Harold Behr

Is This Goodbye to Jewish Solidarity?

The Israeli government’s determination to increase the power of the legislature at the expense of the judiciary has touched a nerve so vital to the core of Jewish identity that the concept of Jewish solidarity, once taken for granted, is now being strained to breaking point.

Disagreements among Jews, whether in the form of religious disputations or political antagonisms, have traditionally been regarded as healthy. They are valued as the lifeblood of Jewish thought and seen as stepping stones towards the resolution of thorny issues. No matter how deep the divide, there has generally been a tacit understanding that all Jews everywhere beat with the same heart. The shoulder-shrugging Jew (“On the one hand….On the other hand….”)has often been the subject of affectionate satire. But this benign image of a uniquely Jewish approach to conflict is receding in the face of what is happening in Israel today.

In the never-ending war against antisemitism, Jews who are critical of attitudes which disrespect non-Jews run the risk of the accusation that they are giving aid and comfort to antisemites. They are even labelled as ‘self-hating Jews’, although I know of no Jew who would self-define as such. The term carries an implication of betrayal and makes a nonsense of genuine attempts to reconcile differences by means of dialogue. The problem is made worse by the escalation of populist rhetoric, which only serves to deepen the divide.

The problem of internecine conflict between Jews is one for both Israel and the diaspora. The future of Israel is intimately bound up with that of the international Jewish community which, ever since the establishment of the State, has unconditionally supported Israel. Now, however, a rift has opened up between those who see the determination of the Israeli government to weaken the judiciary as a necessary measure to preserve the Jewish character of Israel and those who believe that a regard for democratic principles should be a fundamental tenet of Israeli society, irrespective of its religious or ethnic composition.

A tragic history is repeating itself here. Centuries of antisemitic persecution, culminating in the Holocaust, have inflicted massive trauma on the Jewish people and left the survivors with a jaundiced view of humanity. A wedge has been driven between those who view the world as a battlefield and those who seek to extend the hand of friendship across religious, ethnic and national boundaries. Unfortunately, the latter are being represented as naive, even traitorous to the Jewish cause.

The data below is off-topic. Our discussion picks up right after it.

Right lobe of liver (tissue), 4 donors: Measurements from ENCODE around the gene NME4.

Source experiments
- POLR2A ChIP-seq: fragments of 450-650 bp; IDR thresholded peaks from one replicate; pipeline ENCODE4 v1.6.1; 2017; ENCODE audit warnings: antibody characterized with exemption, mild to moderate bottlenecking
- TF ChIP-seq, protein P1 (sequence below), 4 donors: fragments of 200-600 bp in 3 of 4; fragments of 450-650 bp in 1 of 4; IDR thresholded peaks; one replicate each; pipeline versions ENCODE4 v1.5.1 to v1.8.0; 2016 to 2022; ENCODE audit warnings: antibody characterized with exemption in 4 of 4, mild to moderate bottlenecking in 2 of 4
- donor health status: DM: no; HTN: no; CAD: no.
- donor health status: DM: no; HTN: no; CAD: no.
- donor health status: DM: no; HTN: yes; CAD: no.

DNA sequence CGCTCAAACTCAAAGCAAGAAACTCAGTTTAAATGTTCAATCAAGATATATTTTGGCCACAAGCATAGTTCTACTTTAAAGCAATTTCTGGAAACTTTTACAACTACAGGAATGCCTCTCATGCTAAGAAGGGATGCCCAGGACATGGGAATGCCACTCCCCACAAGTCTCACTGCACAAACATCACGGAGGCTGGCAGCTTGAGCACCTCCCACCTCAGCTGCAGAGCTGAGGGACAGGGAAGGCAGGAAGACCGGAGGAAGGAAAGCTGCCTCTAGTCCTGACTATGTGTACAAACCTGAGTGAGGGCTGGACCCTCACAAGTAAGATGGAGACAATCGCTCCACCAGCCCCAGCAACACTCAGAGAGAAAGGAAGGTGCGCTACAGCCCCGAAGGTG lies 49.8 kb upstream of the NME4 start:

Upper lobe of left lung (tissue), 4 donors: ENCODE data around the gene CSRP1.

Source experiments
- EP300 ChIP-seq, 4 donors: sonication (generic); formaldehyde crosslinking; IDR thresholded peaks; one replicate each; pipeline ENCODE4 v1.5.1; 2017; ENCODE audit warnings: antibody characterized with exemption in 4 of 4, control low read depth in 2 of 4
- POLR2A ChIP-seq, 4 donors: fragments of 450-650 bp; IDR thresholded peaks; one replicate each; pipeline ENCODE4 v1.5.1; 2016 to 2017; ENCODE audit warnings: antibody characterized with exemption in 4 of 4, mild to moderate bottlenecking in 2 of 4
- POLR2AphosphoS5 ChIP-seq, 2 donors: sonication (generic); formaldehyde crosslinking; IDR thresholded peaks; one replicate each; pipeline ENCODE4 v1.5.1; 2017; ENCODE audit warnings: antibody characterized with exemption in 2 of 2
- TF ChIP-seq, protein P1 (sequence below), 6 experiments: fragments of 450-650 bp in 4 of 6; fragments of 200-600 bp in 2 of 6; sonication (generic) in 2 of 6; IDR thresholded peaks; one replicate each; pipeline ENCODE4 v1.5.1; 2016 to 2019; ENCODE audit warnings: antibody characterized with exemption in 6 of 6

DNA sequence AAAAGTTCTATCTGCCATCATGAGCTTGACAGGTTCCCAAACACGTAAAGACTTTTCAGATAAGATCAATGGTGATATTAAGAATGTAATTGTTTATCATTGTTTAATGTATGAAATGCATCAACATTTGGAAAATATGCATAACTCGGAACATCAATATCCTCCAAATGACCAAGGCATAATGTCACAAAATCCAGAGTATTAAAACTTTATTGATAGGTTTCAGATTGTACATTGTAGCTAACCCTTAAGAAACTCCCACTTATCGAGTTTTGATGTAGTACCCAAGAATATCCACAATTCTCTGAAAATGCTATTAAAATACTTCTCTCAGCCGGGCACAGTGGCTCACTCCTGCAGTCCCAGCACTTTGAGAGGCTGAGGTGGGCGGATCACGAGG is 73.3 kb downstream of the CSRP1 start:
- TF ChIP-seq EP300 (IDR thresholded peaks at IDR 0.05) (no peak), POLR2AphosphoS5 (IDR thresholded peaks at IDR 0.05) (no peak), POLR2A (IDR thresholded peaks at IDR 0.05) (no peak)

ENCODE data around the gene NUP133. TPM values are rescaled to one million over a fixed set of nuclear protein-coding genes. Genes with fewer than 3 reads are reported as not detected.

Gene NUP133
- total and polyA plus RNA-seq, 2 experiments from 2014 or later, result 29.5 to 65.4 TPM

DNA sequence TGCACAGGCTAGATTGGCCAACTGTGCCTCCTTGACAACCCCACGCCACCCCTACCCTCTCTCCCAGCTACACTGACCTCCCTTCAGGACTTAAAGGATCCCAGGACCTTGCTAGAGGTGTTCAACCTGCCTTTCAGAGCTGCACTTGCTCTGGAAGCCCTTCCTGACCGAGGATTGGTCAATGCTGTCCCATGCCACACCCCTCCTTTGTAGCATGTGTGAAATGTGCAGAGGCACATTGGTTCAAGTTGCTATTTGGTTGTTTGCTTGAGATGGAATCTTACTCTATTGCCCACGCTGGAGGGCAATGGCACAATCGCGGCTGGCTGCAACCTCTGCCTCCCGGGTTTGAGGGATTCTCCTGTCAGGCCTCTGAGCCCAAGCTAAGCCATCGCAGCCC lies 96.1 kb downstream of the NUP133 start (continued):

The current Israeli leadership is being driven by deep mistrust. At the root of this lies a fear for the survival of the Jewish people. This is an understandable fear, which no amount of military power or technological skill can assuage, but it leads to an impasse. Jews who espouse humanitarian principles are being labelled by other Jews as alien to the Jewish fold, thwarting efforts to engage in rational debate towards a compromise.

Simplistic views are being put forward about the futility of dialogue as a means of resolving disagreement. If Jews who look for ways of conciliating and compromising are being pushed into the camp of ‘the outsiders’, there is only a slim hope of achieving a democratic solution to the Jewish conundrum.

This is why I am pessimistic about the direction which Israel is now taking. George Santayana, the Spanish American philosopher, and Sigmund Freud, the Austrian Jewish psychoanalyst, both argued that anyone who chooses not to remember the past is condemned to repeat it. Those now in power in Israel would do well to reflect on this prophecy.

About the Author
I was born in South Africa in 1940 and emigrated to the U.K. in 1970 after qualifying in medicine. I held a post as Consultant Psychiatrist in London until my retirement in 2013. I am the author of two books: one on group analytic psychotherapy, one on the psychology of the French Revolution. I have written many articles on group psychology published in peer-reviewed journals. From 1979 to 1985 I was editor of the journal ‘Group Analysis’; I have contributed short pieces to psychology newsletters over the years.
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